Before I could formulate a better excuse, I somehow found myself holding a page of information about City Project, gripping a list of Bible verses, and listening to Cameron's rapid-fire description of City Project and all of it's apparent amazingness.

I had my doubts. What could possibly be better than studying at Oxford and possibly going to see 'Harry Potter and the Cursed Child'? (Which, by the way, was definitely not the principal reason I wanted to go to England. Of course it wasn't. I am a cultured and classy human. I wanted to study, explore the historical sites, study some more, and take artsy Instagram photos of teacups and fog. If I just so happened to stumble across a ticket to the expensive and highly anticipated Harry Potter sequel, so what? Mere coincidence.)

"What are these?" I asked, nodding towards the Bible verses.

"Those are some verses to help you pray through your decision!" Cam explained. "You can pick one, or read all of them, or whatever. They're helpful!"

"Cool!" I said. Biased, I thought.

I had a Spanish class that I needed to attend, so I said goodbye to Cam (she said "hola". Cam's good at a lot of things, but Spanish is not one of them). As I stuffed the myriad of papers into my backpack, I internally vowed to look up the Bible verses, and if they were biased in favor of convicting guilting people into City Project, I would simply read the next passage in my Bible study. After all, if God wanted me to do City Project and if He is really so powerful, He could surely say something to me out of any passage in the Bible!

After suffering through Spanish, grabbing a Dr. Pepper, and mentally ramping up my level of skepticism to about a 34 (I'm usually a solid 10... on a 1-5 scale), I returned to my dorm. I tugged the now-rumpled and torn papers from beneath a textbook. I sighed heavily, snatched my Bible from a shelf, and glanced at the verse references.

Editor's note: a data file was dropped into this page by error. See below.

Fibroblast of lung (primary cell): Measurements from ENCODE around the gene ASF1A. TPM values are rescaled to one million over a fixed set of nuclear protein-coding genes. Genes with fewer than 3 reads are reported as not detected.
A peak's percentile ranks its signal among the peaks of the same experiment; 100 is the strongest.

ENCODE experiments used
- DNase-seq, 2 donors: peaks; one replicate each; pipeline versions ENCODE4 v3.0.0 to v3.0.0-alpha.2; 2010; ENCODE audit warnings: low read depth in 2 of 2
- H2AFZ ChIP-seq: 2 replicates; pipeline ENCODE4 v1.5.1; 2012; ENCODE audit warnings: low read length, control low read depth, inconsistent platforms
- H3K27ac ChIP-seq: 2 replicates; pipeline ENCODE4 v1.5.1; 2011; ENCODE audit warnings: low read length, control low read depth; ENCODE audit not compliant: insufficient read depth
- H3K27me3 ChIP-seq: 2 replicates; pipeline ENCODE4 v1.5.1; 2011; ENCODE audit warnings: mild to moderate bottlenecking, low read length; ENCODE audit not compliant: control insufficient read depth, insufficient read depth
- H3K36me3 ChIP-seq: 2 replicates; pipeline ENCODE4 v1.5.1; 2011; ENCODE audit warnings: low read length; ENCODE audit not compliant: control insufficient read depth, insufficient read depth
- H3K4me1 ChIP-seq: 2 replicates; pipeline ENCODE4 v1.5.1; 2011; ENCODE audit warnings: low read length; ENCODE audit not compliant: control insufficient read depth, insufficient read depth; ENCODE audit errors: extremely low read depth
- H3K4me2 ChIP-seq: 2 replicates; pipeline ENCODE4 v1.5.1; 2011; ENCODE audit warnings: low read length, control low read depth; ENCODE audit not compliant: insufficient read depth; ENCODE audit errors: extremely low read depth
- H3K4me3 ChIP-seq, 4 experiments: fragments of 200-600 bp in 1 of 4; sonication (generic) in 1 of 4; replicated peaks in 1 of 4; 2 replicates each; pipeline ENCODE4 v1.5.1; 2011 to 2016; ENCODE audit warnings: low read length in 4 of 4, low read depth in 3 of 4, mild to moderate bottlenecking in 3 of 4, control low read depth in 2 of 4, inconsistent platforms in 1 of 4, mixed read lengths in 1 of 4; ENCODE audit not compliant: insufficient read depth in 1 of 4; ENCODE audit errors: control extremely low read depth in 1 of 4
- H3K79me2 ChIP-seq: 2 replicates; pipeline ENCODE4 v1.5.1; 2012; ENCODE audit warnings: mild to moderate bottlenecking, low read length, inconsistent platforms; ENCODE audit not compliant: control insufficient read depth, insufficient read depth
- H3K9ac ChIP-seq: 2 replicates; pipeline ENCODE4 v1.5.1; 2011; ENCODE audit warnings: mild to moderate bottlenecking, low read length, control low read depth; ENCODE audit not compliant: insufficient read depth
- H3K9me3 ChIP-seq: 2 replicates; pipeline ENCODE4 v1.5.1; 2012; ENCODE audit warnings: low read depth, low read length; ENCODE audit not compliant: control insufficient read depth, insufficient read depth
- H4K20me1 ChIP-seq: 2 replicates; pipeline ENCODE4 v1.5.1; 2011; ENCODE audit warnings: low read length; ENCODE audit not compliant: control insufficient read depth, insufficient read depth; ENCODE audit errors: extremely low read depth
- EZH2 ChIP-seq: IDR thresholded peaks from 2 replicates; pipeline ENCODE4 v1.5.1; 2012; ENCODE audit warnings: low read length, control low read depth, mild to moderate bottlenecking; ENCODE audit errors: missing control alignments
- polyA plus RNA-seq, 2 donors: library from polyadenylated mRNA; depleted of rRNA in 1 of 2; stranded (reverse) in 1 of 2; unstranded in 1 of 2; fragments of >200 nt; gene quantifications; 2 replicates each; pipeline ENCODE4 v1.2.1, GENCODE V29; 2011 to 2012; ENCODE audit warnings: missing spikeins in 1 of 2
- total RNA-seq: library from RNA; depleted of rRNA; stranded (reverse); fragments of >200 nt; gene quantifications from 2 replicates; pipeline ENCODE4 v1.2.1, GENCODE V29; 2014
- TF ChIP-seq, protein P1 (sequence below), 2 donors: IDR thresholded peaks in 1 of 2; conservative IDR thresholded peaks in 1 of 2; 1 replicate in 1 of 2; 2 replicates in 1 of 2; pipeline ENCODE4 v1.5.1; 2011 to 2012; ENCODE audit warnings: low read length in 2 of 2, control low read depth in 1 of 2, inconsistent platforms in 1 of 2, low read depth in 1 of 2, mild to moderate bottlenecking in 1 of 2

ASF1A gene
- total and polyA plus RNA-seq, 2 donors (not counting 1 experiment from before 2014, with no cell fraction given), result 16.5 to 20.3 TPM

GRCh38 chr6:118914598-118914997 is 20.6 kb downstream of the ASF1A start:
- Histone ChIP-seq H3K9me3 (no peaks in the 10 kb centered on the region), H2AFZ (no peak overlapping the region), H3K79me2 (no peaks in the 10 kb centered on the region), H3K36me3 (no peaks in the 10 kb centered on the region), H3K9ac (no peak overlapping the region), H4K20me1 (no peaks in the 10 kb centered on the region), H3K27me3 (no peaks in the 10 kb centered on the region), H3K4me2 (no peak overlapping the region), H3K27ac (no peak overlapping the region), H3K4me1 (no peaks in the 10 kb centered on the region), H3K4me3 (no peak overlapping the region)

The first was Matthew 28.

I smirked darkly. The Great Commission. Faaantastic.

But, I had promised to at least read some of the verses. So I looked it up.

Then Jesus came to them and said, "All authority on heaven and on earth has been given to me. Therefore, go and make disciples of all nations..."

Biased! I slammed my Bible shut. Nope, nope, nope, it was clearly biased. I'm a thoughtful and logical woman. I refuse to read a biased source, even if it is the inspired word of God which is perfect and true. My brilliant human mind proclaimed it biased, therefore, it was so.

I dropped the list of Bible verses on the floor and grabbed my study plan. Psalm 39.

I chuckled to myself. I was about to read a bunch of "praise be to the Lord, mountain of Zion, crush enemies like a bug, grab a lyre and be joyful" verses*. Ha.

I settled back in my chair. I reverently opened my Bible to the passage and began to read.

The first verses seemed fairly normal. It said something about muzzles and staying silent in front of the wicked, whatever. I honestly wasn't paying much attention, I was too busy feeling smug.

The next passage caused the smugness to fade. David was pleading with God to make David aware of his own insignificance in the grand scheme of eternity. Look, I'm all for mind-blowing theological discussions that induce existential crises, but this was not the time! I wanted to read about lyres!

To my chagrin, I quickly learned that God is far sassier than I will ever be.

Man is a mere phantom as he goes to and fro: He bustles about, but only in vain; he heaps up wealth not knowing who will get it.

I stared at my Bible for a long moment, before slowly shutting my Bible as reverently as I opened it, but this time sans the self-satisfied smugness and semi-mockery. I tried to convince myself of the importance of studying abroad in England, but all of my reasons and logic seemed inadequate in light of the fact that I am a mere phantom and any impact I leave or knowledge I gain will be, at best, like the vague whisper of the wind in the mind of a sleeping infant- insignificant and incomprehensible.